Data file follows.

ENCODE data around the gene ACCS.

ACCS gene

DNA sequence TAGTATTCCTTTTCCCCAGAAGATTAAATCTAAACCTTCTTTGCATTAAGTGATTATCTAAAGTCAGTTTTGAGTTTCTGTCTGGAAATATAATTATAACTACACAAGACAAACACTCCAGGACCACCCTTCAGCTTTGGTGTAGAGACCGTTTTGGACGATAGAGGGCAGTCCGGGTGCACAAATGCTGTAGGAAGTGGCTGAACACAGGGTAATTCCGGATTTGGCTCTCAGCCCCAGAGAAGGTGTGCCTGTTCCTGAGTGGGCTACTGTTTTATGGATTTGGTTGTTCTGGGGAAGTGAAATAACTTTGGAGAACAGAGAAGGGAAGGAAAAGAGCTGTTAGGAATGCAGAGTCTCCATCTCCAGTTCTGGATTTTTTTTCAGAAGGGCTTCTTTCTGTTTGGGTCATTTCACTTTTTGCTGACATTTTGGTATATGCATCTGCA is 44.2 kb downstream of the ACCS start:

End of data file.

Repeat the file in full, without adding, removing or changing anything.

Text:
ENCODE data around the gene ACCS.

ACCS gene

DNA sequence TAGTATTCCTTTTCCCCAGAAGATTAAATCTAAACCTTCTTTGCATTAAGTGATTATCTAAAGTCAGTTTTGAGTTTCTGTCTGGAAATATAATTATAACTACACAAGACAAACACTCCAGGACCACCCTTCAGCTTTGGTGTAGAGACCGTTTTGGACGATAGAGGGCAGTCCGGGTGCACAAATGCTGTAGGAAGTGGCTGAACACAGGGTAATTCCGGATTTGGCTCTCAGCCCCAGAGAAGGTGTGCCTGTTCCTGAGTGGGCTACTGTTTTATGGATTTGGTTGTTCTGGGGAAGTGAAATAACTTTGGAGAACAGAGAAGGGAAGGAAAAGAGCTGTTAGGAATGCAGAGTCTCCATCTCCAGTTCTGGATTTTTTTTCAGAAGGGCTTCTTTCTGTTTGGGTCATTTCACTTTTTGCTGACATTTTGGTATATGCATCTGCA is 44.2 kb downstream of the ACCS start: